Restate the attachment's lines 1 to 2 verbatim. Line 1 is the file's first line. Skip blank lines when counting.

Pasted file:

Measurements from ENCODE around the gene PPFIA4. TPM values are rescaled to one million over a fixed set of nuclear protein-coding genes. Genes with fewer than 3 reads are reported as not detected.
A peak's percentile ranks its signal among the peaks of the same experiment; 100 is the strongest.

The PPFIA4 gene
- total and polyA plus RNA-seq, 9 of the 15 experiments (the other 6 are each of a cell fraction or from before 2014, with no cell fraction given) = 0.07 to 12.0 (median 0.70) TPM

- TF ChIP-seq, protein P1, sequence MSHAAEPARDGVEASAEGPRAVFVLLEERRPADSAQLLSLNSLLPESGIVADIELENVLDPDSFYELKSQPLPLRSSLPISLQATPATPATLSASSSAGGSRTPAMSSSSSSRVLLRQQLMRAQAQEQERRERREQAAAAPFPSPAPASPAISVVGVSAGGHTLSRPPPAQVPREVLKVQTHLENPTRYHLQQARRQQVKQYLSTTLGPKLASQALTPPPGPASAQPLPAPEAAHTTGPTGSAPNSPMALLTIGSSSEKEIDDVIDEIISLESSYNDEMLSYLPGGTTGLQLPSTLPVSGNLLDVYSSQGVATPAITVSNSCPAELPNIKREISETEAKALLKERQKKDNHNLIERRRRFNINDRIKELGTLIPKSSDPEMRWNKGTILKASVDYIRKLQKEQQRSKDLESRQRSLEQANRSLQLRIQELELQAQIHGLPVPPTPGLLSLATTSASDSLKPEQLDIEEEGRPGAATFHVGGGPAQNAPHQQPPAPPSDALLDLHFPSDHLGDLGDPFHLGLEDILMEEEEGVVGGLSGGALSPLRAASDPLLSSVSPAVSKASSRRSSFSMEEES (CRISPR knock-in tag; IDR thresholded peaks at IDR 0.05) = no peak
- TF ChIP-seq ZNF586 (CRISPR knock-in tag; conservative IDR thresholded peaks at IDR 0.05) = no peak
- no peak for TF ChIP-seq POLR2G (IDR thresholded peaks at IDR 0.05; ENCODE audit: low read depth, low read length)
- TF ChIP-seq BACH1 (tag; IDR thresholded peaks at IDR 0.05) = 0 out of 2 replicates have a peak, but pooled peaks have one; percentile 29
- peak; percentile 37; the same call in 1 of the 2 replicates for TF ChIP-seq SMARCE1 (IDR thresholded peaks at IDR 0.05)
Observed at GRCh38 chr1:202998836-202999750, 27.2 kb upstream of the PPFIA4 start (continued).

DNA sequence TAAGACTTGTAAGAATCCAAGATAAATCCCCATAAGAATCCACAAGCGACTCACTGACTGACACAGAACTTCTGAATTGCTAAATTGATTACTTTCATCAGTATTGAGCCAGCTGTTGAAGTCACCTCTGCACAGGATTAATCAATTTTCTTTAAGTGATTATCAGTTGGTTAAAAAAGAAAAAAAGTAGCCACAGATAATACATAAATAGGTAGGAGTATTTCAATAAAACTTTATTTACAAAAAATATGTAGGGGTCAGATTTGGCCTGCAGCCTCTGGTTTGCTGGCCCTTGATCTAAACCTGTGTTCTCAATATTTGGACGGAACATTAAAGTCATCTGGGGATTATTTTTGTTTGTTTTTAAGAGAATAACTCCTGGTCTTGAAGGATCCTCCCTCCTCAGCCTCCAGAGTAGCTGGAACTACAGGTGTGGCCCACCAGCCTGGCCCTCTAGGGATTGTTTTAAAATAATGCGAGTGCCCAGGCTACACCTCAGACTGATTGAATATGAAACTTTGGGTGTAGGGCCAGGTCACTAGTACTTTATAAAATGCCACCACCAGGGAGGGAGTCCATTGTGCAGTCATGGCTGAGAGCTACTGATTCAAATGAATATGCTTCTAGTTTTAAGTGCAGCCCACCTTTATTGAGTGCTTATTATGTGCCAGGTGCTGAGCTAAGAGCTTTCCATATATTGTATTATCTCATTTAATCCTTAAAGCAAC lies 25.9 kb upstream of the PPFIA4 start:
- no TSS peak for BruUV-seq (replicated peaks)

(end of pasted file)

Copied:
Measurements from ENCODE around the gene PPFIA4. TPM values are rescaled to one million over a fixed set of nuclear protein-coding genes. Genes with fewer than 3 reads are reported as not detected.
A peak's percentile ranks its signal among the peaks of the same experiment; 100 is the strongest.